TRAI encourages Digital Radio, private operators raise concerns
TRAI holds open house discussion on issues related to digital radio broadcast in India, radio operators say that the plan is a failure, not going to take off
Published - Oct 31, 2017 8:44 AM Updated: Oct 31, 2017 8:44 AM
The Telecom Regulatory Authority of India (TRAI), on October 25, organised an open house discussion, in Delhi, to seek responses from stakeholders on the issues related to digital radio broadcasting in India. TRAI, which has taken a suo motu decision to take up the cause of digital radio broadcasting, in its consultation paper, suggests that there is an overwhelming need in India to transform from analogue to digital radio broadcasting, however, private radio operators seem to have a divided opinion.
Although private FM radio operators show no or little initiative for the transformation, it should be noted; All India Radio has been proactive in the implementation of digital radio in MW (medium wave) and SW (shortwave) bands using DRM standard.
To understand the position of private radio operators, exchange4media reached out to private radio players separately and received insightful responses which TRAI struggled to address in the consultation paper.
Private radio operators Vs TRAI
As opposed to the TRAI view, Amitabh Kumar, Corporate Director for Zee Network turned down the prospects of digitisation in radio broadcasting during the open house discussion organised by the Telecom Regulatory Authority of India (TRAI).
In response to TRAI’s consultation paper Kumar said, “The time is not right. Although, we don’t oppose the introduction of digitisation in radio broadcasting it will not be commercially viable.”
In its submission to TRAI’s consultation paper, Zee points out that most of the phones (over 600 million smartphones and feature phones) in India have FM receivers built in, “which is a prime driver of their usage.” And it was brought to the attention how Internet Protocol (IP) based radio stations are available at virtually no cost.
Having a similar viewpoint, Vineet Singh Hukmani, MD & CEO, Radio One told Exchange4Media, “Digital Radio Broadcast will be a flop show. It doesn’t matter even if all players want it.” “Would consumers buy and carry another device when they get every service on their smartphones using the internet?” he further asked.
Interestingly, Nisha Narayanan, COO, Red FM, although, feels that the initiative by TRAI is “a progressive one and the biggest driver for broadcast media is technological advancement.” Even she points out that “the main impediment to this is the accessibility of digital audio receiver” and adds, “The online streaming option should also be included in the ambit of going digital.”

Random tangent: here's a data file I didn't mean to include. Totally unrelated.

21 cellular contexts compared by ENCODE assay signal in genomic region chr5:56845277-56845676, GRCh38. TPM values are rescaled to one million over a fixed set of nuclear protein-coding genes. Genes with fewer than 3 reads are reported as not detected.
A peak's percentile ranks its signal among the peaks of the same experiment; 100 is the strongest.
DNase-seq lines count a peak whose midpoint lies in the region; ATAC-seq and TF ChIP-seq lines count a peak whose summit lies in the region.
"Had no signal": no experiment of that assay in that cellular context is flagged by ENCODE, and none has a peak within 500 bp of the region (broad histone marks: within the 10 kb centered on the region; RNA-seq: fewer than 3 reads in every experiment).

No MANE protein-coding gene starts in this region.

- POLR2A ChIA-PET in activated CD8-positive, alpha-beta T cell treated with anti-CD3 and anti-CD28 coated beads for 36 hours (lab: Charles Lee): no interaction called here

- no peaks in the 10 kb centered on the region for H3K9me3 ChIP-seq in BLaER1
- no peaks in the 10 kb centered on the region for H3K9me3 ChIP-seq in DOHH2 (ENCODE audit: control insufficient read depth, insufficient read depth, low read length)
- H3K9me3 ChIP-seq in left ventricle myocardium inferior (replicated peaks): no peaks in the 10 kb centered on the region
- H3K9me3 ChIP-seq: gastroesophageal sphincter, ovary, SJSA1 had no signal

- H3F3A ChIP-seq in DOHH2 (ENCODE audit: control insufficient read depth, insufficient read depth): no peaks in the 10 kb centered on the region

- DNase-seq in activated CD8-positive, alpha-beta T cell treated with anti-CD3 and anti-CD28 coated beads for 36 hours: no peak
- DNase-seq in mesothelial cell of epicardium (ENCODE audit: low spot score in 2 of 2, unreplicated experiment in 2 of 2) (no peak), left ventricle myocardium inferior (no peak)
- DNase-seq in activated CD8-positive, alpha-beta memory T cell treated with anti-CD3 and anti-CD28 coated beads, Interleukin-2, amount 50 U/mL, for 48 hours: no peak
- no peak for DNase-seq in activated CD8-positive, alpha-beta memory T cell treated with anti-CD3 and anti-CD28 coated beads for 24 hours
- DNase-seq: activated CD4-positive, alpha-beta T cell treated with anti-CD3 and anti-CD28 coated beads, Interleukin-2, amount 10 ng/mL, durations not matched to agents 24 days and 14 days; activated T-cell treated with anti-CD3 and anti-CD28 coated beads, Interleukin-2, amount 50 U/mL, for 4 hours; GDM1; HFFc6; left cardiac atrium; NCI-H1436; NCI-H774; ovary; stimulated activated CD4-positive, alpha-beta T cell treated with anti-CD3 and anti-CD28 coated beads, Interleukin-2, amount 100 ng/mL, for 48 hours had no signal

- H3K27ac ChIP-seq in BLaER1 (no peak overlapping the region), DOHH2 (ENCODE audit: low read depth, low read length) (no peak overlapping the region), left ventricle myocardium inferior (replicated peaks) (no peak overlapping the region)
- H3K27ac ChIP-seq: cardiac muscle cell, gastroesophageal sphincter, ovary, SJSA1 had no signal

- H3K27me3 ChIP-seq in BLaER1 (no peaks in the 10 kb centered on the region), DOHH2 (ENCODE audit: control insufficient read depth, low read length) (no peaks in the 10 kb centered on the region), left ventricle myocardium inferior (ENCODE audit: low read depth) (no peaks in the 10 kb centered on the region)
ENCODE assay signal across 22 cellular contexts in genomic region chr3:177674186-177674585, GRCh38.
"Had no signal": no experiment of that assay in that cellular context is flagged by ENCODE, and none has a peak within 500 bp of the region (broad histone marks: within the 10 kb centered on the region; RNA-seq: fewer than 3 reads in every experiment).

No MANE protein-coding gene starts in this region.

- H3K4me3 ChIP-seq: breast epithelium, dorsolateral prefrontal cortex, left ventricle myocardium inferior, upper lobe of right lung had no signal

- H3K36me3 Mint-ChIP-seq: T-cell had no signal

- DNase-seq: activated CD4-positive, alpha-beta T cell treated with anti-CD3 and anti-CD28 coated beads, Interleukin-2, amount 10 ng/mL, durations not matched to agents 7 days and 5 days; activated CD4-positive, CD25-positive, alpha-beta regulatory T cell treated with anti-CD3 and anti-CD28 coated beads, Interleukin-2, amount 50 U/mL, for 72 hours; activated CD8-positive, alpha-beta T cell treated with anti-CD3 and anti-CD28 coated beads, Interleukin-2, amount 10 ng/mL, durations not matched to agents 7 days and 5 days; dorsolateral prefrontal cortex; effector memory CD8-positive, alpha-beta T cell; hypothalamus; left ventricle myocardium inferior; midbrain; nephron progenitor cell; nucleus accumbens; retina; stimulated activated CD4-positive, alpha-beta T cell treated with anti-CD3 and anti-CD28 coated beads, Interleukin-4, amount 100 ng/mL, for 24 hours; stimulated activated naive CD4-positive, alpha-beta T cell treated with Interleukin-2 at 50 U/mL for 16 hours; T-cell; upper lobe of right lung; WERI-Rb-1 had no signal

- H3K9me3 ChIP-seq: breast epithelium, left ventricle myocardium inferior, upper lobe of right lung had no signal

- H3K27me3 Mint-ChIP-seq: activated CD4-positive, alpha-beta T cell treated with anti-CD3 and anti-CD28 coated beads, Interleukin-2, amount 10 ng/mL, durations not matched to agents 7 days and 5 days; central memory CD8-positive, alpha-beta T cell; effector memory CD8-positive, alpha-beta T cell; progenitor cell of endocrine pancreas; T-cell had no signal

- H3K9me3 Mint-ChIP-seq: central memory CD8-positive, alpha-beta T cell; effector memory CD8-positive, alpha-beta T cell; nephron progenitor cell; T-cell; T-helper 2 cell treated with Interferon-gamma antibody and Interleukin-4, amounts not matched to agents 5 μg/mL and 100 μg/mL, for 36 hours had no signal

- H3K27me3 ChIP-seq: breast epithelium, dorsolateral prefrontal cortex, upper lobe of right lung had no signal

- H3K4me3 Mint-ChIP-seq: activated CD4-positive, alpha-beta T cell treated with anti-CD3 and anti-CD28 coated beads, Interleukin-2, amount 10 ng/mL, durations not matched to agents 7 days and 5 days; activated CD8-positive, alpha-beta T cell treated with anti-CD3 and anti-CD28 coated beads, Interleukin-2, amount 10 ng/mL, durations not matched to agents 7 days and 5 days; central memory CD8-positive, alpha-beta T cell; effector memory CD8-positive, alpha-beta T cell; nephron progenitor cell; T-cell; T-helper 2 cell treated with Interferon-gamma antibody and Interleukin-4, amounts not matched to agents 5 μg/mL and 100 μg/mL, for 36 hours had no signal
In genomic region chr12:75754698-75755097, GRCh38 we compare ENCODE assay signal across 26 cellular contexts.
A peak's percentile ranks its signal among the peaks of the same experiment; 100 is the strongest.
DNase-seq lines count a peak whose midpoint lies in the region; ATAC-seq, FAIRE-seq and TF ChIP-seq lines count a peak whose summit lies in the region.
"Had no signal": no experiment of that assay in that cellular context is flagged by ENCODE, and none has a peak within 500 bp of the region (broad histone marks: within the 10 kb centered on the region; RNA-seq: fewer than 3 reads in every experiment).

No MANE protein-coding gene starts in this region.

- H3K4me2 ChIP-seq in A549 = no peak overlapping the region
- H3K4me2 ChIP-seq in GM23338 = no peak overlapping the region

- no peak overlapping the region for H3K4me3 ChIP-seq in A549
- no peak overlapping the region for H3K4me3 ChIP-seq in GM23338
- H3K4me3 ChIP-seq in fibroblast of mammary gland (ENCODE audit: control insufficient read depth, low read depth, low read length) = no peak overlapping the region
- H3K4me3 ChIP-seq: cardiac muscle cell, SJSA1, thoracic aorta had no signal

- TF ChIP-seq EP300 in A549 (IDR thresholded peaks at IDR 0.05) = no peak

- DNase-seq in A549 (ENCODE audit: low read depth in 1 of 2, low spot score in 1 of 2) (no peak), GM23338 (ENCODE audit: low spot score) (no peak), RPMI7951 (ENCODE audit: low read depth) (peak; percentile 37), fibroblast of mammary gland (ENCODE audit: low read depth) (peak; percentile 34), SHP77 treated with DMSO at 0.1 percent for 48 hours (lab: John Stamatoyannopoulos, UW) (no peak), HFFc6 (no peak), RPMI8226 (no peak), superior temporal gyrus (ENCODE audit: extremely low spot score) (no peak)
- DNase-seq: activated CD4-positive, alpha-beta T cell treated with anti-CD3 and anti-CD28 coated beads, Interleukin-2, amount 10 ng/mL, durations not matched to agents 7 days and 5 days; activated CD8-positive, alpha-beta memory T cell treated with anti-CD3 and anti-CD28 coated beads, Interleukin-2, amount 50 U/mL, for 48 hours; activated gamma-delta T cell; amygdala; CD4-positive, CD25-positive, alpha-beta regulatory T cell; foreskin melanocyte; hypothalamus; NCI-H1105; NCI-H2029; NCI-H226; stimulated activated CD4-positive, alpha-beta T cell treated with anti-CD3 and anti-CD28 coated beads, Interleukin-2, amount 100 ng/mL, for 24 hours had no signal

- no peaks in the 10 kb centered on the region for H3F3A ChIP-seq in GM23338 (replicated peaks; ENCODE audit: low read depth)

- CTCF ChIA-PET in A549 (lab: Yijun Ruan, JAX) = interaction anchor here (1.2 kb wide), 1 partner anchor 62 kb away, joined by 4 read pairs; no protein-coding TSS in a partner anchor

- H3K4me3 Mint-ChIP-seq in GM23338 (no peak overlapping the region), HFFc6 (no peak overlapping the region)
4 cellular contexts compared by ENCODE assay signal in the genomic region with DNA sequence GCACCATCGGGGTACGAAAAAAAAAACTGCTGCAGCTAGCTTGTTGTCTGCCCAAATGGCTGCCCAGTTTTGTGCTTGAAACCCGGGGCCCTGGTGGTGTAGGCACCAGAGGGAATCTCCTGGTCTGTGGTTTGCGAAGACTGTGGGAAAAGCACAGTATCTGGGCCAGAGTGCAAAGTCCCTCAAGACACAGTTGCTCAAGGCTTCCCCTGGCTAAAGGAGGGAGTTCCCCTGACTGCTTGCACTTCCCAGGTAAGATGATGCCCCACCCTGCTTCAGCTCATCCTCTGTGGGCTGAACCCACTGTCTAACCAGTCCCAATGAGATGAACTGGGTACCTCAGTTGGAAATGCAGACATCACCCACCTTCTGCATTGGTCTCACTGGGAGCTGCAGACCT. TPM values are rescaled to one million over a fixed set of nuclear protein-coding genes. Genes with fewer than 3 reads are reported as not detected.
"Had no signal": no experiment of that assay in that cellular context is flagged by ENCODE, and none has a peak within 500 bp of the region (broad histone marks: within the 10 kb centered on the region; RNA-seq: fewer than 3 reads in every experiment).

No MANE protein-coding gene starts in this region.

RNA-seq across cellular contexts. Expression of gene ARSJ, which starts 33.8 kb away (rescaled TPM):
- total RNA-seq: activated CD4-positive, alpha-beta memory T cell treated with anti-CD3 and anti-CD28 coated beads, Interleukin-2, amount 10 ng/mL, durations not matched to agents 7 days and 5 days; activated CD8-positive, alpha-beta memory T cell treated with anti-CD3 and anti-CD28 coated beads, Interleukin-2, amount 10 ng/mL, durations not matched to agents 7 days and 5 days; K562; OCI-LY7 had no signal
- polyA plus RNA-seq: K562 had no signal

Mandatory or Voluntary?
The one issue where all private players are strongly united is that even after major apprehensions if the government still wants a switchover to digital, the transformation should be voluntary and not mandatory at any point in time.
“There is no proposal to mandate digitisation in this space as of now,” RS Sharma, Chairman, TRAI, clarified to the stakeholders during the discussion. Also, if TRAI attempts to make it mandatory it will be a huge burden on the audience to buy another digital device. It is important to note that to access digital radio through DRM, which the government is apparently encouraging, a listener needs a receiver set that can cost up to Rs 16,000.
As pointed out by Hukmani, “PM’s idea of digital India is for everyone and not for 2-3% of the population.”
However, on the other hand, a listener already has access to the internet on smartphones, at all time low data pack rates, which can be used for audio/video streaming services. “It will be commercially viable once the issue of assessing to end consumer is resolved,” said Narayanan.
Despite drawbacks DRM pitches its case
Further, during the discussion, Yogendra Pal, Chairman, DRM Consortium, India, promoted the use of DRM (Digital Radio Mondiale) technology for Digital Radio.
“For DRM merely an application in smartphones would be required to enable digital radio,” claimed Pal. However, Kumar, countered Pal’s claim saying that digital technologies are not yet mature enough to be incorporated in smartphones as they drain too much power.
More content generation including news
Demanding permission for more content generation and expansion of the genres, Uday Chawla, Secretary General, Association of Radio Operators for India said, “Private Radio operators should be allowed to present news and current affairs,” further adding that the political environment in India was not supportive and policy infrastructure was required for the transformation to digital without harming the operations of those running on analogue.
At present, the government restricts FM channels to broadcast news and only allows carrying All India Radio news bulletins in exactly the same format.
In the end from the beginning
From the very beginning, the one thought that seems to be troubling the radio operators is what’s pushing TRAI so much to go digital and ignore the dominance of internet and its power to penetrate being very cost effective.
In the end, the united voice of radio operators asks TRAI the point of all the investments and transformation when the audience is not even interested to burden itself with the switch over and already has better, cost-effective methods to opt for.
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